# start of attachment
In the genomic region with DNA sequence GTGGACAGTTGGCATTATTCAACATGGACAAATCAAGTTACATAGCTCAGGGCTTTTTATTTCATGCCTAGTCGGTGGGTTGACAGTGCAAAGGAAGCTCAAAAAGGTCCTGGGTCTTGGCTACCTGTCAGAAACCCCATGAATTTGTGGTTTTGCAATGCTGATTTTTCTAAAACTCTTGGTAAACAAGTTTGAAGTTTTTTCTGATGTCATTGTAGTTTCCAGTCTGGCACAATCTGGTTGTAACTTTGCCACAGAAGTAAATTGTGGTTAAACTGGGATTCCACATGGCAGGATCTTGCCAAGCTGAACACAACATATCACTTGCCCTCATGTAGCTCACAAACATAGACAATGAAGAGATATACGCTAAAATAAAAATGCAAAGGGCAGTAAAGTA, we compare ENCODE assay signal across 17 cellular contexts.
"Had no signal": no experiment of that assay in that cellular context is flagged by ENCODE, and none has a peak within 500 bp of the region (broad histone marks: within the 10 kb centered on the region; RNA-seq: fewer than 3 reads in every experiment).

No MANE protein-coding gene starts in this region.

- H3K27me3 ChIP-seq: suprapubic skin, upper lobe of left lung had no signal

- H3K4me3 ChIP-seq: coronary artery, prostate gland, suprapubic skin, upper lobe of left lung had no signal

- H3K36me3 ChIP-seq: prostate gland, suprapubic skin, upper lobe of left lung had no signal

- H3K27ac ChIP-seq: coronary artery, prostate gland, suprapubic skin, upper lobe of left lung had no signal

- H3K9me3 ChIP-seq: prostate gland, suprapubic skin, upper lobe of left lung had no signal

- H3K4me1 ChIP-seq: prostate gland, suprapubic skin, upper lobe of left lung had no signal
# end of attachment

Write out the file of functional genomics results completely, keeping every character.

In the genomic region with DNA sequence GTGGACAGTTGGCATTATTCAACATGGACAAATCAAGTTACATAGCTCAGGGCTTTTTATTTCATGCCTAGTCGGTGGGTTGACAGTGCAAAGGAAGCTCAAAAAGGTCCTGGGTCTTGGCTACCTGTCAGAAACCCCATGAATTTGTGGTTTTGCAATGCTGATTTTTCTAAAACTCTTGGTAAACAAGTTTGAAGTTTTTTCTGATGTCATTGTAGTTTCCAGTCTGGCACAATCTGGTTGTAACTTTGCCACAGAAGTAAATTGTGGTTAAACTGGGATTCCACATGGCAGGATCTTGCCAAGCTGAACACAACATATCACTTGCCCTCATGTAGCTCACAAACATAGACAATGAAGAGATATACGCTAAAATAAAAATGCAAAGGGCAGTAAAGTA, we compare ENCODE assay signal across 17 cellular contexts.
"Had no signal": no experiment of that assay in that cellular context is flagged by ENCODE, and none has a peak within 500 bp of the region (broad histone marks: within the 10 kb centered on the region; RNA-seq: fewer than 3 reads in every experiment).

No MANE protein-coding gene starts in this region.

- H3K27me3 ChIP-seq: suprapubic skin, upper lobe of left lung had no signal

- H3K4me3 ChIP-seq: coronary artery, prostate gland, suprapubic skin, upper lobe of left lung had no signal

- H3K36me3 ChIP-seq: prostate gland, suprapubic skin, upper lobe of left lung had no signal

- H3K27ac ChIP-seq: coronary artery, prostate gland, suprapubic skin, upper lobe of left lung had no signal

- H3K9me3 ChIP-seq: prostate gland, suprapubic skin, upper lobe of left lung had no signal

- H3K4me1 ChIP-seq: prostate gland, suprapubic skin, upper lobe of left lung had no signal